Wednesday , 18 September 2019
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Construction of crossdocking terminal begins at Port of Gothenburg
Conceptual illustration of the forthcoming Svea Terminal

Construction of crossdocking terminal begins at Port of Gothenburg

The construction of a new rail-connected crossdocking terminal for forest products at the Port of Gothenburg is underway, with operations to begin in the first half of 2020.

The Svea Terminal, which is being built on behalf of the Gothenburg Port Authority, will offer weather-protected transloading immediately beside the port’s roll-on roll-off (ro-ro) and container terminals.

Export cargo such as paper- and carton board, pulp and sawed timber will be able to travel directly into the terminal for transloading into containers or trailers for onward transport by sea to global markets.

The world’s largest storage tent – 21,600 sq m (equivalent to around three football pitches) – will be built on the 45,000 sq m terminal site, allowing transloading to take place without being exposed to the elements.

There will also be open storage areas and five rail tracks. The track leading into the tent will be a production track and the other four tracks will be used as marshalling tracks for the facility.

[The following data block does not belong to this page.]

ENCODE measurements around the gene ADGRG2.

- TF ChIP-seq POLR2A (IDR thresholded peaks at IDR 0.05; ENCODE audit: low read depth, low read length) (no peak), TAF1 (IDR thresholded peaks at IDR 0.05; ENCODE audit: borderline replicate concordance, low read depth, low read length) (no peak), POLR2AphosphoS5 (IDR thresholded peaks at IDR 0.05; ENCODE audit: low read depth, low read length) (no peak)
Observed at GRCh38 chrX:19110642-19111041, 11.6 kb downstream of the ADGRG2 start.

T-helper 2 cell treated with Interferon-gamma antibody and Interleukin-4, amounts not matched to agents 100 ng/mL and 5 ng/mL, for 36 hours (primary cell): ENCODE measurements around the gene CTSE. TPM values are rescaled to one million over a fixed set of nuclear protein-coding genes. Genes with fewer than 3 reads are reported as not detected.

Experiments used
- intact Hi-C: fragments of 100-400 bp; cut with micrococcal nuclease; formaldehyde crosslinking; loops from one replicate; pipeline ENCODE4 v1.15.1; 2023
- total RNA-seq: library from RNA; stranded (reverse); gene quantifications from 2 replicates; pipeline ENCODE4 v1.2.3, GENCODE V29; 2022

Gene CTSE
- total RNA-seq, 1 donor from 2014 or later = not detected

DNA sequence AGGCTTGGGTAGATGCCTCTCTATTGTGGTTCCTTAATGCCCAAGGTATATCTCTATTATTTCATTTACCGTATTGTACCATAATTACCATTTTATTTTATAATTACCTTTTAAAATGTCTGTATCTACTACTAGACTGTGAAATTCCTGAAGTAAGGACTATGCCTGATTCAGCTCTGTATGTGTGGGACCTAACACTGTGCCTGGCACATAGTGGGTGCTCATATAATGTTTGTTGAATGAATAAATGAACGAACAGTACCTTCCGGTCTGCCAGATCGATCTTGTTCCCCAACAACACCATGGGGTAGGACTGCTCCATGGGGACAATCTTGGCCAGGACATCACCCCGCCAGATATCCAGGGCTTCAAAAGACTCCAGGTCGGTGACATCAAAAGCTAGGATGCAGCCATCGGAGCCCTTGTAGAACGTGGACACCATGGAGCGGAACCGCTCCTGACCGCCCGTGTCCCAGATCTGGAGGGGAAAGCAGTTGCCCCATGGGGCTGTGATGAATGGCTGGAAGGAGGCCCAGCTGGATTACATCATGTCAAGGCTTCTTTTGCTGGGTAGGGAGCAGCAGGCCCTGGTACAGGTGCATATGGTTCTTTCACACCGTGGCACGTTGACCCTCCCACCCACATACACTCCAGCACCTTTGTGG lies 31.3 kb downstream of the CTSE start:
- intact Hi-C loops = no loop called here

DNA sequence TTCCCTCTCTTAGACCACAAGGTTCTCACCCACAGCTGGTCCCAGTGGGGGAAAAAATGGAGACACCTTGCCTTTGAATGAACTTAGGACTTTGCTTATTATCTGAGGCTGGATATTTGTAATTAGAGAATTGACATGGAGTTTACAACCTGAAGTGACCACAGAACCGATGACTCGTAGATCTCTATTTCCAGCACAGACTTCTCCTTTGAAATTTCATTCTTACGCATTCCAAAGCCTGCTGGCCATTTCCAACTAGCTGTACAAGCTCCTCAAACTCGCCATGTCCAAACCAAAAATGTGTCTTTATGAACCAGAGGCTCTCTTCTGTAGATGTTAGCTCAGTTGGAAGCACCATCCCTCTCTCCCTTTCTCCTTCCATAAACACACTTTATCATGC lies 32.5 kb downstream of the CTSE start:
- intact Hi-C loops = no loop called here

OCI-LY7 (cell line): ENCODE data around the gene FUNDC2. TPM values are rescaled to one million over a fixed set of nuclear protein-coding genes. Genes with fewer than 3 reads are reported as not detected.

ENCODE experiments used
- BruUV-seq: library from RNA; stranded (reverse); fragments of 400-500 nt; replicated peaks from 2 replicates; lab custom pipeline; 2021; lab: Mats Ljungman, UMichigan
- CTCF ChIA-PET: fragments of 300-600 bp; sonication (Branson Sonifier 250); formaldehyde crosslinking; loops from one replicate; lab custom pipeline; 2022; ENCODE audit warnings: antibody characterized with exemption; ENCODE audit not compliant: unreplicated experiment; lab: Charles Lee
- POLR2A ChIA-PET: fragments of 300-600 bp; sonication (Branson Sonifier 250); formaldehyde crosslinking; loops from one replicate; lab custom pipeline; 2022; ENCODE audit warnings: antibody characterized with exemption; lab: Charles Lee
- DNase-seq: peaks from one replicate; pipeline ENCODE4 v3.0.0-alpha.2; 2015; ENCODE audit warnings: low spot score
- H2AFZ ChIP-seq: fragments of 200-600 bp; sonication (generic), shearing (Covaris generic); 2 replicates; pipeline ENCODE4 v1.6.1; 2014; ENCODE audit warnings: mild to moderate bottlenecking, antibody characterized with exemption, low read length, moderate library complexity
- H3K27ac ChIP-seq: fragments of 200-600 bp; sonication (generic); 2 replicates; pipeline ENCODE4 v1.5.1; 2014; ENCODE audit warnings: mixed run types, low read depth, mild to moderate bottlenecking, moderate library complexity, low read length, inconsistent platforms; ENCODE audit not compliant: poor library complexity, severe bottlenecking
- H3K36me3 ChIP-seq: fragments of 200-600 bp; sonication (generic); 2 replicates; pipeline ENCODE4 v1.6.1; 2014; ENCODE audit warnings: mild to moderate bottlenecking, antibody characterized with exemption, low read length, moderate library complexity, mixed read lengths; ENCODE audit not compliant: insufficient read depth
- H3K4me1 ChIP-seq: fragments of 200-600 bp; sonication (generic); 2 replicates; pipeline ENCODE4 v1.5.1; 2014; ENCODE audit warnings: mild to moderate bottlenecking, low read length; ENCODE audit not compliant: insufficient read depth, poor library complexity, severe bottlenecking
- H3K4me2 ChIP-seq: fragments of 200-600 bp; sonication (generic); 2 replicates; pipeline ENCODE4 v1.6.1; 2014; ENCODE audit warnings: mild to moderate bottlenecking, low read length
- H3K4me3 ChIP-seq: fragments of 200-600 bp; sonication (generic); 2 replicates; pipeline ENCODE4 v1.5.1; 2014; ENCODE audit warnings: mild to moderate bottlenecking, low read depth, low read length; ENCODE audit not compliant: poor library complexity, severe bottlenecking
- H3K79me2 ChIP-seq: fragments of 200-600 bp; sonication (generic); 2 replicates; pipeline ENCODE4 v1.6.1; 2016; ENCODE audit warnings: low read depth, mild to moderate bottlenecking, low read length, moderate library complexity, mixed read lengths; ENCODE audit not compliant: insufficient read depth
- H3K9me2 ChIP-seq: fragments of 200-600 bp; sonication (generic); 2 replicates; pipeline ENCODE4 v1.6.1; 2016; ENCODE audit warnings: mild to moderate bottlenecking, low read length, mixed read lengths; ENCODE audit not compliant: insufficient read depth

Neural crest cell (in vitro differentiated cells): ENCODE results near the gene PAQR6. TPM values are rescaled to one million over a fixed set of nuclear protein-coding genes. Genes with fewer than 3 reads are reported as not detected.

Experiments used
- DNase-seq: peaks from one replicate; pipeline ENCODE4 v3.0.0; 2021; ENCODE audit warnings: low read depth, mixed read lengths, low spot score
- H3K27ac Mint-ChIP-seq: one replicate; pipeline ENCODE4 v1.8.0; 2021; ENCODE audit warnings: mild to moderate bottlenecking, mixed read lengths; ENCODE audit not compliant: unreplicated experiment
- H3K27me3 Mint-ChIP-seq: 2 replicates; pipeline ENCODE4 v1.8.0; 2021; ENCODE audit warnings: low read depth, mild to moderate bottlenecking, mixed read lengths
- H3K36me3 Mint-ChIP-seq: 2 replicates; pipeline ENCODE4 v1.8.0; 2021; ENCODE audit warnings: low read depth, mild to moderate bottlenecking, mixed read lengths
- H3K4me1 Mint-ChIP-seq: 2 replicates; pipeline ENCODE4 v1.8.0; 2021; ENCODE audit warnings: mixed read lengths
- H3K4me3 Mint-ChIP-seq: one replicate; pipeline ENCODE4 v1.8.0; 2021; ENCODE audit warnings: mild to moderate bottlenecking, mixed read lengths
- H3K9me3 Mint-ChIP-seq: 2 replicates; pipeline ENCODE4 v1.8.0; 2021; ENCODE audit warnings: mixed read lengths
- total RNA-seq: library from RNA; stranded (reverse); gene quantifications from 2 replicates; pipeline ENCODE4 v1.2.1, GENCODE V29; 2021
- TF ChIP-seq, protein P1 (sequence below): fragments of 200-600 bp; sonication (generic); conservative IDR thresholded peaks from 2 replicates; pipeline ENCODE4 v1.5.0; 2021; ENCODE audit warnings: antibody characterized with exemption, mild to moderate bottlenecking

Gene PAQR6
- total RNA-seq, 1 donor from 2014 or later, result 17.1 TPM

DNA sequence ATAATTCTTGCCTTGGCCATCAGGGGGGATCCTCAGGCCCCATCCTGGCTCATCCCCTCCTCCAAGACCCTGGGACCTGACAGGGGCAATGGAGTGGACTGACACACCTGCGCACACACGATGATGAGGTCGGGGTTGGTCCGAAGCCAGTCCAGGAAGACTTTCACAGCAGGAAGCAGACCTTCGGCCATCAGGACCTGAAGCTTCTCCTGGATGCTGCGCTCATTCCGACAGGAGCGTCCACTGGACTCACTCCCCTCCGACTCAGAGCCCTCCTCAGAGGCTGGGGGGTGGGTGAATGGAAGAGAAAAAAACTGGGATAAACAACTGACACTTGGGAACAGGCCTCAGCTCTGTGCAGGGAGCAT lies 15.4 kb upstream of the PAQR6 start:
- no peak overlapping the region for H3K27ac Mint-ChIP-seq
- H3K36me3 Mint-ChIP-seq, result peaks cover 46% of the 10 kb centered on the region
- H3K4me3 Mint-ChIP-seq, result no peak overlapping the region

Claes Sundmark, vice president of container, ro-ro and rail at Gothenburg Port Authority, said: “Once the new terminal is operational, rail-borne freight volumes at the port could increase even further thanks to the expansion in space and transloading capacity that has been added to keep pace with the market demand.

“The new marshalling tracks will also reinforce the port’s rail offering as a whole>”

The development follows the completion of Arken Combi Terminal in 2018, which boosted rail capacity at the Port of Gothenburg.

Meanwhile, the Swedish Transport Administration is in the process of transforming the Port Line into a double-track system, and APM Terminals has already modernised rail operations and increased the capacity at its container terminal in the port.

Sundmark added: “Compared with the other larger ports in the world, we have an extremely high proportion of containerised goods that pass through the port by the Railport system.”